Coral reefs are the largest living structures on earth, and provide the backbone for some of the planet’s most spectacular ecosystems. Like underwater forests, coral reefs provide a nurturing habitat for an astonishing variety of marine life. In fact, despite only covering a tiny portion of the ocean’s surface area, coral reefs are home to a quarter of all the species that live in the ocean!
For this reason, coral reefs are sometimes referred to as the rainforests of the sea.
In addition to sheltering so many of the ocean’s creatures, coral reefs are also visually stunning. Filled with colour, shape and texture, they resemble nothing so much as an underwater fairyland. Naturally, the backbone of a coral reef is coral.
A coral reef is composed of “living stone,” made up of thousands upon of thousands of individual coral organisms, called polyps. Coral polyps are small, soft-bodied creatures that create limestone skeletons for themselves using calcium and carbon dioxide from ocean water.
The intricate branches and colourful ridged shelves that make up a coral reef is actually a colony of tiny organisms that attach to each other and form these characteristic shapes as they grow. When old coral die, they leave their skeletons behind. Young coral attach themselves to the skeletons of the old, and begin building up another layer of calcium carbonate.
Over many generations, a coral reef can build itself up to immense proportions, even forming small islands!
Fun facts about Coral
- Coral are closely related to jellyfish
- Coral have a symbiotic relationship with a type of algae called zooxanthellae. The algae lives with coral, converts the sun’s energy to nutrients via photosynthesis, and uses these nutrients to feed the coral.
- Coral polyps are actually colourless-the incredible colours we see in a coral reef are actually created by zooxanthellae.
- The coral reefs that exist today started forming 5,000 to 10,000 years ago.
Threats to Coral Reefs
Unfortunately, these “rainforests of the deep” are disappearing almost as fast as the real rainforests are. Although it’s natural for some colonies of coral or even some reefs to die off for various reasons, coral are usually able to recover over time. However, human activities have unnaturally increased the rate at which coral colonies die off, and made it harder for them to grow back.
In fact, some scientists have predicted that if current trends continue, we will lose over 60% of the world’s coral reefs by 2050. Many reefs have been directly and purposefully destroyed by humans. For example, the trade in exotic fish has made it profitable to dynamite entire coral reefs to catch the fish that live inside. Also, some fishermen catch fish for the exotic pet trade using cyanide, which poisons the entire reef.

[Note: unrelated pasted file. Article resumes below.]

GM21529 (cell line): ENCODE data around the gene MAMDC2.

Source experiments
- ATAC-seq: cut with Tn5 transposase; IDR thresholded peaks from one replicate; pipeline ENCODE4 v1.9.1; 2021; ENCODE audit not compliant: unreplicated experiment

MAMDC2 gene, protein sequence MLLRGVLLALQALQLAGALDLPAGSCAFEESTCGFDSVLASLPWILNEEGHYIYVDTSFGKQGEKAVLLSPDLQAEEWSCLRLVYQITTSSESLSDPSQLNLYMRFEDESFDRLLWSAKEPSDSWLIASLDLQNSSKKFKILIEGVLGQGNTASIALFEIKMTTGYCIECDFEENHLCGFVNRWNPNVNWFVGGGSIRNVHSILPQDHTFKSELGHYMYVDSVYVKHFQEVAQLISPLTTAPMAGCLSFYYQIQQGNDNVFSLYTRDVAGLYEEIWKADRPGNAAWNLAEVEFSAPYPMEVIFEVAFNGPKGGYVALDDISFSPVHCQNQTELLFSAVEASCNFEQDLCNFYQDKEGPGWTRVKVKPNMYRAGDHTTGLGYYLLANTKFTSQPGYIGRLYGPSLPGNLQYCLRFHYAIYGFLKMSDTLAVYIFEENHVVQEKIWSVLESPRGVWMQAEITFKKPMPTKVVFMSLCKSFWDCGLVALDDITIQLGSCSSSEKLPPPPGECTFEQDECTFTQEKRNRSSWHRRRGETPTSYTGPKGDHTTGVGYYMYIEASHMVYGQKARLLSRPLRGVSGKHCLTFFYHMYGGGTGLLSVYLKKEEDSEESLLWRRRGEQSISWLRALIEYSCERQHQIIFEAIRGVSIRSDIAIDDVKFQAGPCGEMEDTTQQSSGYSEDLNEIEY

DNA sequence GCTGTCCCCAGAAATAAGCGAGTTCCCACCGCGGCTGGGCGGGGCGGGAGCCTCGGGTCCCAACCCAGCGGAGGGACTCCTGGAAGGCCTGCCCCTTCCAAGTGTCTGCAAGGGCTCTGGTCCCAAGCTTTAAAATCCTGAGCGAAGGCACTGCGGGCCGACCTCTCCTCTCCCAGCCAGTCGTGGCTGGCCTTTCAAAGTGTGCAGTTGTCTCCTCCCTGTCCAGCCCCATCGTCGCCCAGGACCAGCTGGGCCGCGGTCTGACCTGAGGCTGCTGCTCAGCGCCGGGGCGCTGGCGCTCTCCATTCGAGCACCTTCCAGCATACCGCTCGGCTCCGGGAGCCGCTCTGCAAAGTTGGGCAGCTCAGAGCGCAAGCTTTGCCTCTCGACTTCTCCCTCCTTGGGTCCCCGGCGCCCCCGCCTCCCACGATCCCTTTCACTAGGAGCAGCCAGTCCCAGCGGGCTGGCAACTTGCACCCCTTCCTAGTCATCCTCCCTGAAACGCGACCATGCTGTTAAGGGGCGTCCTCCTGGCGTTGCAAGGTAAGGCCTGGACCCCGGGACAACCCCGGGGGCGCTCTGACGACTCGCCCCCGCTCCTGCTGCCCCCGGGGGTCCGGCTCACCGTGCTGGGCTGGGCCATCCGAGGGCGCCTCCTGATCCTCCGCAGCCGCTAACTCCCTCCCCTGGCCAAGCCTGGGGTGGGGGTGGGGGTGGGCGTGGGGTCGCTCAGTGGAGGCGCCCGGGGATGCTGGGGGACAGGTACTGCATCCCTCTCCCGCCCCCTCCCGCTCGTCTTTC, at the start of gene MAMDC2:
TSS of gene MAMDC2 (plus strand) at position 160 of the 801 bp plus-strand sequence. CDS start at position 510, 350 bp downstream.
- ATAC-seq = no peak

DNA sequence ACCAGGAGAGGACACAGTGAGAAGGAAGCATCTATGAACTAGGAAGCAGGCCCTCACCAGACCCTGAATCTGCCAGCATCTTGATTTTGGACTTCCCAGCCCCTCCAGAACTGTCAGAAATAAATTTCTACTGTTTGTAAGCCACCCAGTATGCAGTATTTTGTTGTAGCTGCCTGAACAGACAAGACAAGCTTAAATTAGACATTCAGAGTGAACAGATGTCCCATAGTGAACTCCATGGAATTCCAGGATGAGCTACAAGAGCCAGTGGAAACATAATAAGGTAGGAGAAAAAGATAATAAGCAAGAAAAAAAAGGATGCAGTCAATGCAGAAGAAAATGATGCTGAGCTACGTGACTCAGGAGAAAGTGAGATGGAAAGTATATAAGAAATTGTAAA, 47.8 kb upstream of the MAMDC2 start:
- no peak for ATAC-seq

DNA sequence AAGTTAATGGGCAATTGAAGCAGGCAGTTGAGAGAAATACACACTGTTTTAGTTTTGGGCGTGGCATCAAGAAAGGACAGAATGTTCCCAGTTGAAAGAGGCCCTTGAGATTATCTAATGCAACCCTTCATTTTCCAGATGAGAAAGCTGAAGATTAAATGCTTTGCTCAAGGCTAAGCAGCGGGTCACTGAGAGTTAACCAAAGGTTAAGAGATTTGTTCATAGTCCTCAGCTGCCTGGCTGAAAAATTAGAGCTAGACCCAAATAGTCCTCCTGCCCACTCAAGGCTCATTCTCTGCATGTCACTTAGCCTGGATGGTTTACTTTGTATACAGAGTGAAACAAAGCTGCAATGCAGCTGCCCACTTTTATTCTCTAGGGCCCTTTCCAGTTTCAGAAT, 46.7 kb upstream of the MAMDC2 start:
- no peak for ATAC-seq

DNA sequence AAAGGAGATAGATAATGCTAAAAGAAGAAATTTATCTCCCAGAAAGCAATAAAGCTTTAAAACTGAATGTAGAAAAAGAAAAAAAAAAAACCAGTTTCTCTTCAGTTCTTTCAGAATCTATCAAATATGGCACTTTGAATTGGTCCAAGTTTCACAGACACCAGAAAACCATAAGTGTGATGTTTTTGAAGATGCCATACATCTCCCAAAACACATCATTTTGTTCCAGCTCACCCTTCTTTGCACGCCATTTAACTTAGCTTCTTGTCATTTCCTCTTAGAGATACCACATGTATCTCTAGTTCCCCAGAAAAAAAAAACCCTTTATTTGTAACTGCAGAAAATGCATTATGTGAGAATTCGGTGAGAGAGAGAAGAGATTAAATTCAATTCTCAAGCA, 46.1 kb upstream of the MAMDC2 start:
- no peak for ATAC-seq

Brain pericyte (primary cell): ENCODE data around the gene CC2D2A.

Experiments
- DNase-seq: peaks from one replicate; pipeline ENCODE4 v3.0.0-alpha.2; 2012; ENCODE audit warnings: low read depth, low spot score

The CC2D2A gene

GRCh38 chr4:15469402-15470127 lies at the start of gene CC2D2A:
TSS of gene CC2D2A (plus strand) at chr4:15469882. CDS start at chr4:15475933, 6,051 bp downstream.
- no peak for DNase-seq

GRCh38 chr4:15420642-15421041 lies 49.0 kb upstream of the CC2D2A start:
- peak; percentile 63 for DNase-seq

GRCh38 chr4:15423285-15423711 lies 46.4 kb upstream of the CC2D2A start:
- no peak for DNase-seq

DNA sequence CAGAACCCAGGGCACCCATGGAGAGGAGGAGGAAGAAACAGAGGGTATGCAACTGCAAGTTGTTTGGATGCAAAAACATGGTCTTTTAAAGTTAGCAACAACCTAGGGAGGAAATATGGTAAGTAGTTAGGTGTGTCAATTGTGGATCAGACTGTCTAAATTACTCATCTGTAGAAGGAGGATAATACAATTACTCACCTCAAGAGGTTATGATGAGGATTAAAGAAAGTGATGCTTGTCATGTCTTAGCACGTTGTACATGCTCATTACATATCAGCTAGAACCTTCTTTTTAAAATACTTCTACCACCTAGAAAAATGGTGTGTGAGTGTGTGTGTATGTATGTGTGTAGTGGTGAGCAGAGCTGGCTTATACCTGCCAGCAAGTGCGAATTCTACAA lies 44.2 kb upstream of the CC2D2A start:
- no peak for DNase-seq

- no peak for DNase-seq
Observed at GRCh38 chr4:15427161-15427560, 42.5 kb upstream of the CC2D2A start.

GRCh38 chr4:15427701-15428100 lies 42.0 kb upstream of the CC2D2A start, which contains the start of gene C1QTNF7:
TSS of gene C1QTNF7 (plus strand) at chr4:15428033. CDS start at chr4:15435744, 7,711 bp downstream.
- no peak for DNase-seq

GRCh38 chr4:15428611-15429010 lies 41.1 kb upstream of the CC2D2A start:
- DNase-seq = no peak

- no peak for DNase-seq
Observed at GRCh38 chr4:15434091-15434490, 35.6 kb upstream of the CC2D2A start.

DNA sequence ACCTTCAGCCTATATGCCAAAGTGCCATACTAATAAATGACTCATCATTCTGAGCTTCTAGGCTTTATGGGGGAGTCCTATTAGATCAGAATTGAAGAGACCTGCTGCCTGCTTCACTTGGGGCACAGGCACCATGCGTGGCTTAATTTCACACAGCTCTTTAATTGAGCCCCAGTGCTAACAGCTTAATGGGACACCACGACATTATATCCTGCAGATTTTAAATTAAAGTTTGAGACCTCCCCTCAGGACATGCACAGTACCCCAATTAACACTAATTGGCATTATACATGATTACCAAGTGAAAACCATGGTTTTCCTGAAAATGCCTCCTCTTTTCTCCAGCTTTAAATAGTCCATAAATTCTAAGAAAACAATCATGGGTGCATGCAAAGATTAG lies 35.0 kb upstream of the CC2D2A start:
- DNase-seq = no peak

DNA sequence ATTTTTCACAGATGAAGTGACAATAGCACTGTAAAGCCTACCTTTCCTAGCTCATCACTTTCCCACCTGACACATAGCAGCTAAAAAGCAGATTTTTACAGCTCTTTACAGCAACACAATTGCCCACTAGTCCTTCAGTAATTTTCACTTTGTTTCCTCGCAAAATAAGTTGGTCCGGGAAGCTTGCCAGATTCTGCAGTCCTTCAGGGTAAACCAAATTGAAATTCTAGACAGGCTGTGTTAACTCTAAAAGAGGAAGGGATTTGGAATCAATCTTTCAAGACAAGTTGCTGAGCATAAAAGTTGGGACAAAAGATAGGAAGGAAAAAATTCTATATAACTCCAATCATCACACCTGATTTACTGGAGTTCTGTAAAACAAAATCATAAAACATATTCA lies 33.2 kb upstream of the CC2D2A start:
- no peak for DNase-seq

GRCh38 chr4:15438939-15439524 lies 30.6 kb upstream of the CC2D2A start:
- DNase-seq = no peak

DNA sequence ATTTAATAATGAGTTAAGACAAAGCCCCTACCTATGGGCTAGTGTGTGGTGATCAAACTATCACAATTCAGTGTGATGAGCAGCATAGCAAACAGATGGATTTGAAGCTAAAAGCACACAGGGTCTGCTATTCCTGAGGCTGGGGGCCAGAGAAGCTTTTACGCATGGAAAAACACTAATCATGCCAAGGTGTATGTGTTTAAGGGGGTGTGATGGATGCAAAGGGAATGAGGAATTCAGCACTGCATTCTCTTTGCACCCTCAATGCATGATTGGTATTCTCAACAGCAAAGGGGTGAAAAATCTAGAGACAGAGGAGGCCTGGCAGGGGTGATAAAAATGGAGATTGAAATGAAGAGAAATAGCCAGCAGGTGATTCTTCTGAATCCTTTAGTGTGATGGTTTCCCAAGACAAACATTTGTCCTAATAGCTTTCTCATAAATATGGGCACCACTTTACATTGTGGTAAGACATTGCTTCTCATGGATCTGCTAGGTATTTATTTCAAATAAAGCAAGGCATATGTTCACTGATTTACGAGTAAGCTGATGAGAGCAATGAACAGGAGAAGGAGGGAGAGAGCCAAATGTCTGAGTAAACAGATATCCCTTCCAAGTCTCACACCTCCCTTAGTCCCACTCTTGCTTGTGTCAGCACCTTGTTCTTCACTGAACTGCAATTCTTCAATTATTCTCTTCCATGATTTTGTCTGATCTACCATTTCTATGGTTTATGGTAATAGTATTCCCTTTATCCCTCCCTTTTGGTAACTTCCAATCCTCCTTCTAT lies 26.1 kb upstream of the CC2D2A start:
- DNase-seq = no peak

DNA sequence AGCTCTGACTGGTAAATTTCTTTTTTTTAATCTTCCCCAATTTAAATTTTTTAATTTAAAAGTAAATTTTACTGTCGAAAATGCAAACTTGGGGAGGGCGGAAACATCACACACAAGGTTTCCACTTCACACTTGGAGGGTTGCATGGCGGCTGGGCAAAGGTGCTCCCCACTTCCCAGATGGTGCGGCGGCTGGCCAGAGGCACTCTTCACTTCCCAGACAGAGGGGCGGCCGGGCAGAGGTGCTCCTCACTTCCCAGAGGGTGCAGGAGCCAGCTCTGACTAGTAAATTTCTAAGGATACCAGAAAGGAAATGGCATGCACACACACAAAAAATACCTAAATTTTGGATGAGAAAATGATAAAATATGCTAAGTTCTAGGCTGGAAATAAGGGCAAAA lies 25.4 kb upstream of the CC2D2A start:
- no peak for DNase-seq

However, the biggest threat to coral may be global warming. Coral are only comfortable in a narrow range of water temperatures, usually between 23 and 29 degrees Celsius. As ocean temperatures rise, coral become stressed out. When they are experiencing environmental stress or disease, coral evict their zooxanthellae and become ghostly white skeletons, a process known as bleaching. Bleached coral almost always die.
A 2007 study by the Coral Disease Research Team found that the growing amount of carbon dioxide produced by human activity is threatening the existence of coral reefs the world over, by making the oceans too warm and too acidic to support them. If we can’t get our CO2 emissions under control, these spectacular ecosystems may be lost forever!
What can you do to support coral reefs?
- Do your part to try to reduce the amount of carbon dioxide being pumped into the atmosphere. Plant trees, drive less, and support clean energy-and no, clean energy does not mean “clean coal!”
- Don’t buy tropical fish collected from coral reefs in the wild. These are sometimes collected using destructive methods such as dynamite or cyanide. Incidentally, fish collected using these methods are likely to go belly-up soon after you get them home.
- If you are lucky enough to visit a coral reef, be a good guest. Don’t touch the coral-even though they have limestone skeletons, they are still easily damaged by human touch.
If you are swimming in the ocean in or around a reef, be careful what kind of sunscreen you wear. A recent study found that some common sunscreen ingredients kill coral by activating a dormant virus that kills the zooxanthellae. Read the label, and avoid using a sunscreen that contains any of the following ingredients: butylparaben, ethylhexylmethoxycinnamate, benzophenone-3 and 4-methylbenzylidene camphor. Instead, look for natural sunscreens that use titanium dioxide to block UV rays.
All of the creatures in a coral reef are interconnected. Plankton and zooxanthellae support the coral, and the coral in turn provide a home, protection and sometimes food for fish and many other sea creatures. All the different sea plants and animals in a reef have evolved to be dependent on each other.
Where do we fit in? It might be tempting to think that humans exist on another plane, above the ecological web that ties everything else on the planet together. However, that’s just not true. We need coral for more than just the beauty and colour that it adds to the sea floor. Coral reefs protect and nurture many of the fish we consume as food. Barrier reefs help protect low-lying coastal areas from the ocean.
Finally, coral form an important part of the carbon cycle, by incorporating carbon dioxide dissolved in the ocean into their limestone skeletons. We are dependent on coral, too, which once again goes to show that protecting the environment is not just a matter of morality or aesthetics.
When we protect nature, we are actually protecting ourselves.